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Washington group advises how to choose toxic-free cookware

Posted by Safer States on Nov 14, 2008

toxic-free cookware It’s the season for turkey, stuffing and pumpkin pie! Planning special meals and gatherings provides many opportunities to choose healthier products, like organic produce or seafood low in mercury and other toxic chemicals.

But did you know that your choice of kitchenware can also make a difference?

Toxic chemicals that may lurk in your kitchenware include Teflon chemicals, PVC plastic, and heavy metals. You can avoid these chemicals when you’re cooking with these tips from the Washington Toxics Coalition:

Resist the temptation of non-stick kitchenware, including pots, pans, bake ware, and utensils.

Teflon has revolutionized the modern kitchen, but it is made using chemicals (perfluorinated compounds) that are linked with cancer and reproductive problems and are long-lasting in our bodies and in the environment. When heated to above 450 degrees Fahrenheit some non-stick coatings release toxic gases that have been observed to kill pet birds. If you already have non-stick cookware where coatings are intact, be sure not to heat them above 450 degrees Fahrenheit. An empty pan sitting on the stove on high heat can reach this temperature, as can bakeware in a very hot oven. If you have non-stick cookware where the coating is coming off, throw it away.

Choose glass bakeware and pots and pans made of stainless steel or cast iron.

These materials are all free of toxic chemicals. Enameled pans are available, but we recommend cast iron because enamel may contain heavy metals. Aluminum pots and pans may cause aluminum to leach into food. The hazards of ingesting aluminum are disputed, but stainless steel is a safer choice. Stainless steel and glass mixing bowls are great too.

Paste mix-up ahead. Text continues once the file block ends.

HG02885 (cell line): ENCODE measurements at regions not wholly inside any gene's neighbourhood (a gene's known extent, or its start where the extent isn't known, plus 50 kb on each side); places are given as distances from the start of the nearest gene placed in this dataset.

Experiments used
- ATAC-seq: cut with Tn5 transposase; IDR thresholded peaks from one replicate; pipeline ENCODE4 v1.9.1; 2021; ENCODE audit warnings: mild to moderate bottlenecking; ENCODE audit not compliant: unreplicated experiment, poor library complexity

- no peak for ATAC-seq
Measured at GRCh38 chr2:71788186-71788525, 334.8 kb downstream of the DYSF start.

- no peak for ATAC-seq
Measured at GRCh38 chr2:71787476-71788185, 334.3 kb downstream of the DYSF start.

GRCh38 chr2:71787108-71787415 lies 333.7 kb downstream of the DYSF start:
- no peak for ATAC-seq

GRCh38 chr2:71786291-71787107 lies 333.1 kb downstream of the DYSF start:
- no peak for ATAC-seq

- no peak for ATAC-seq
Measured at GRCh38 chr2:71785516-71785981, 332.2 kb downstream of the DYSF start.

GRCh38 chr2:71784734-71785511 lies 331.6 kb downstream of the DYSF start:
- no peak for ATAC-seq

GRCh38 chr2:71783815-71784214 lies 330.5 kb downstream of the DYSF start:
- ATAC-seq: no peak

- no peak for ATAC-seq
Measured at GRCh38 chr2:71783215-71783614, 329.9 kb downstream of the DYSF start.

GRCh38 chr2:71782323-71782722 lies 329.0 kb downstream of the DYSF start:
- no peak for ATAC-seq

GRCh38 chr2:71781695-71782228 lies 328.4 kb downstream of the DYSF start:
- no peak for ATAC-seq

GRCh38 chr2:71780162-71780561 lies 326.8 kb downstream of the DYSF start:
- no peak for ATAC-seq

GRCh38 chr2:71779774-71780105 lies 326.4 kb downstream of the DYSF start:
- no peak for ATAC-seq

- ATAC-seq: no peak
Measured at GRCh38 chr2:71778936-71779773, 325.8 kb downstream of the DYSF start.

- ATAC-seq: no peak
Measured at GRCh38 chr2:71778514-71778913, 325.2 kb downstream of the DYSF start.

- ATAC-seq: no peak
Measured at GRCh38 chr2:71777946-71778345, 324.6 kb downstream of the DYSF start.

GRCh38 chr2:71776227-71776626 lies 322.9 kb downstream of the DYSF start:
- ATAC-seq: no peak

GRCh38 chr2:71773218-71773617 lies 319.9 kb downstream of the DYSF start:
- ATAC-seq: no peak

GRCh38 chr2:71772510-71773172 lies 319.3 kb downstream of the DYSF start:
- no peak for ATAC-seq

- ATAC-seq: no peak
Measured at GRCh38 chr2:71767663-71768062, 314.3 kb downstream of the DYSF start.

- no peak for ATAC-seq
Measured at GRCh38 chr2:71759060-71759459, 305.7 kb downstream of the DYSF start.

Avoid ceramic dishware that is cracked or chipping.

Glazes used in ceramic dishware often contain lead. The Food and Drug Administration limits the amount of lead that legally may leach out from glazes but does not limit total lead content of glazes. Since cracked or chipping glazes may be more likely to leach lead into foods and liquids, it’s worthwhile to be vigilant and avoid cracked or chipping ceramics. We believe that lead should not be used in any consumer products, but in the meantime, you can avoid lead in dishware by choosing undecorated glass dishware or lead-free tableware such as Macy’s Fiesta dishes.

Double check aprons, table cloths, and dish racks, which may contain vinyl.

Aprons and table cloths with shiny plastic coatings are often vinyl; check labels and avoid vinyl fabrics. Instead, choose cotton or coated cotton products. Also, avoid dish racks made of plastic-coated wire. Look for stainless steel dish racks, available at Target, Williams Sonoma, and Bed Bath and Beyond (brands include OXO, Polder, and simplehuman). Thankfully, vinyl is rarely used in materials used to cook or store food.

Happy Thanksgiving and safe cooking!